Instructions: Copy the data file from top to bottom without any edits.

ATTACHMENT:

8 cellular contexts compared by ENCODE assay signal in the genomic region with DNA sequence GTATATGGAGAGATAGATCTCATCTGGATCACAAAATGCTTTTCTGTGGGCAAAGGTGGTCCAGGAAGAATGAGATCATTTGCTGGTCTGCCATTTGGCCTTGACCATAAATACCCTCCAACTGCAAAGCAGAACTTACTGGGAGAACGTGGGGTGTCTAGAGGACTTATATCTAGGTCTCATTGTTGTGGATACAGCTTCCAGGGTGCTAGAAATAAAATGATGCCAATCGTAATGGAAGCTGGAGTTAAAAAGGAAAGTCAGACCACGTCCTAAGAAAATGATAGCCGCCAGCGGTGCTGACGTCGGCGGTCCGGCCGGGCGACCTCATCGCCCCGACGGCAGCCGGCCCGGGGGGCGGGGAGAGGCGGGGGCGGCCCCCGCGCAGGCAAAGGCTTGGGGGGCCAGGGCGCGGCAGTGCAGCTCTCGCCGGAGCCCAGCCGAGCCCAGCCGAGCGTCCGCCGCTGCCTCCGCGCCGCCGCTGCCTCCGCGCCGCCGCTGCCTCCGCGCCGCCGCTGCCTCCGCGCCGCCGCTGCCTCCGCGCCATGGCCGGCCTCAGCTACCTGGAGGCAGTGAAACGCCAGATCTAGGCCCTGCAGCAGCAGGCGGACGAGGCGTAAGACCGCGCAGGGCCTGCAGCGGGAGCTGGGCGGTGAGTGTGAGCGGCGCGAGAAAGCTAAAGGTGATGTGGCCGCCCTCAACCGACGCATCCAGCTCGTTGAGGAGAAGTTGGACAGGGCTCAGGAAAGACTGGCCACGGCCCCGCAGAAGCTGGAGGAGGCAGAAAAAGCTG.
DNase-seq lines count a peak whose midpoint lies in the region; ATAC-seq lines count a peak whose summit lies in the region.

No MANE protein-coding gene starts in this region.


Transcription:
8 cellular contexts compared by ENCODE assay signal in the genomic region with DNA sequence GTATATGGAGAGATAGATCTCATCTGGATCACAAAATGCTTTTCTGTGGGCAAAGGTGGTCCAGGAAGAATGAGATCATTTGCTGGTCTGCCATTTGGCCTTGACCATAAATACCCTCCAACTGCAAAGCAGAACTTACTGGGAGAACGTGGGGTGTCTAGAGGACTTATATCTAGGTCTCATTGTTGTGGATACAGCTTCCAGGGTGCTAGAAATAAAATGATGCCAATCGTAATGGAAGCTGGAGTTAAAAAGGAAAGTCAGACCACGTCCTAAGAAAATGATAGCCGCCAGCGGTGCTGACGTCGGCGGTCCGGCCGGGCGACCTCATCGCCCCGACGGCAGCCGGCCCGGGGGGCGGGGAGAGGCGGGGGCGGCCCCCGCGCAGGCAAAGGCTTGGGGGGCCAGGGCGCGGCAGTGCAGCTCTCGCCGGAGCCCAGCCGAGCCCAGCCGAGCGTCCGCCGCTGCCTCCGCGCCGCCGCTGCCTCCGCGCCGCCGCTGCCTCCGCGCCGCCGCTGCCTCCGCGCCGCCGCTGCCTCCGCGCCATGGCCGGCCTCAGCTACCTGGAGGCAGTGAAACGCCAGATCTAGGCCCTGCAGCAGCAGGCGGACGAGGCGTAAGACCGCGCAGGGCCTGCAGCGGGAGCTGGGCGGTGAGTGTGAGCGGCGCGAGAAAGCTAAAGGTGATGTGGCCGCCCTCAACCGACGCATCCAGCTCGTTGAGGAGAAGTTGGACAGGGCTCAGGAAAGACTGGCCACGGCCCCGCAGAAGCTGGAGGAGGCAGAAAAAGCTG.
DNase-seq lines count a peak whose midpoint lies in the region; ATAC-seq lines count a peak whose summit lies in the region.

No MANE protein-coding gene starts in this region.